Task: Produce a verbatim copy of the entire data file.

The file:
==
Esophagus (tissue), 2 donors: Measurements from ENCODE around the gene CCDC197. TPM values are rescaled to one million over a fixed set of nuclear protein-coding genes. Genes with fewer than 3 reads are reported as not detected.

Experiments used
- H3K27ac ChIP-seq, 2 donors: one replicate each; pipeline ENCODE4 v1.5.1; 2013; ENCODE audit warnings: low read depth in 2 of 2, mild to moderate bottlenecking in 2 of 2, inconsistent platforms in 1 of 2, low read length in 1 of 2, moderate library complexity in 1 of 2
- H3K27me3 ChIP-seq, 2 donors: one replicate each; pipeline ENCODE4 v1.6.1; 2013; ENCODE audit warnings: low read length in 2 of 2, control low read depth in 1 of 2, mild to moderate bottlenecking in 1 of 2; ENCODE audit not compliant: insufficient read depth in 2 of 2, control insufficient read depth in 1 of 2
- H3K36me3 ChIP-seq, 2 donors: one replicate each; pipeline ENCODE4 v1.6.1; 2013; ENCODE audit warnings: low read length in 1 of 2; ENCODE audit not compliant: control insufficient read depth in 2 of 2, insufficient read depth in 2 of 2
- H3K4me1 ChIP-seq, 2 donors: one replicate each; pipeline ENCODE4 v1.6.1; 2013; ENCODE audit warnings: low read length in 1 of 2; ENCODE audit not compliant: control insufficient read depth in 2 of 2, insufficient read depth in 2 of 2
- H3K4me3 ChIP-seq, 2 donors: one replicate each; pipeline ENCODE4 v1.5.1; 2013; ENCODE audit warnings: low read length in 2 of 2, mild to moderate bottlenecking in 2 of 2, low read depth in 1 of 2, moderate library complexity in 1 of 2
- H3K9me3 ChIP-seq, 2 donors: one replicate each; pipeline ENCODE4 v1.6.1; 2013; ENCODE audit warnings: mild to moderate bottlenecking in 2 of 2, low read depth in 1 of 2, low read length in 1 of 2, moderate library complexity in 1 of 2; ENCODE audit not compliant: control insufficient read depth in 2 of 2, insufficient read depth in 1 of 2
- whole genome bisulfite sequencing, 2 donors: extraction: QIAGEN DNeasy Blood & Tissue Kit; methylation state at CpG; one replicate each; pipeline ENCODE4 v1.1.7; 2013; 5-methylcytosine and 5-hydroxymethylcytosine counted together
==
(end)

Esophagus (tissue), 2 donors: Measurements from ENCODE around the gene CCDC197. TPM values are rescaled to one million over a fixed set of nuclear protein-coding genes. Genes with fewer than 3 reads are reported as not detected.

Experiments used
- H3K27ac ChIP-seq, 2 donors: one replicate each; pipeline ENCODE4 v1.5.1; 2013; ENCODE audit warnings: low read depth in 2 of 2, mild to moderate bottlenecking in 2 of 2, inconsistent platforms in 1 of 2, low read length in 1 of 2, moderate library complexity in 1 of 2
- H3K27me3 ChIP-seq, 2 donors: one replicate each; pipeline ENCODE4 v1.6.1; 2013; ENCODE audit warnings: low read length in 2 of 2, control low read depth in 1 of 2, mild to moderate bottlenecking in 1 of 2; ENCODE audit not compliant: insufficient read depth in 2 of 2, control insufficient read depth in 1 of 2
- H3K36me3 ChIP-seq, 2 donors: one replicate each; pipeline ENCODE4 v1.6.1; 2013; ENCODE audit warnings: low read length in 1 of 2; ENCODE audit not compliant: control insufficient read depth in 2 of 2, insufficient read depth in 2 of 2
- H3K4me1 ChIP-seq, 2 donors: one replicate each; pipeline ENCODE4 v1.6.1; 2013; ENCODE audit warnings: low read length in 1 of 2; ENCODE audit not compliant: control insufficient read depth in 2 of 2, insufficient read depth in 2 of 2
- H3K4me3 ChIP-seq, 2 donors: one replicate each; pipeline ENCODE4 v1.5.1; 2013; ENCODE audit warnings: low read length in 2 of 2, mild to moderate bottlenecking in 2 of 2, low read depth in 1 of 2, moderate library complexity in 1 of 2
- H3K9me3 ChIP-seq, 2 donors: one replicate each; pipeline ENCODE4 v1.6.1; 2013; ENCODE audit warnings: mild to moderate bottlenecking in 2 of 2, low read depth in 1 of 2, low read length in 1 of 2, moderate library complexity in 1 of 2; ENCODE audit not compliant: control insufficient read depth in 2 of 2, insufficient read depth in 1 of 2
- whole genome bisulfite sequencing, 2 donors: extraction: QIAGEN DNeasy Blood & Tissue Kit; methylation state at CpG; one replicate each; pipeline ENCODE4 v1.1.7; 2013; 5-methylcytosine and 5-hydroxymethylcytosine counted together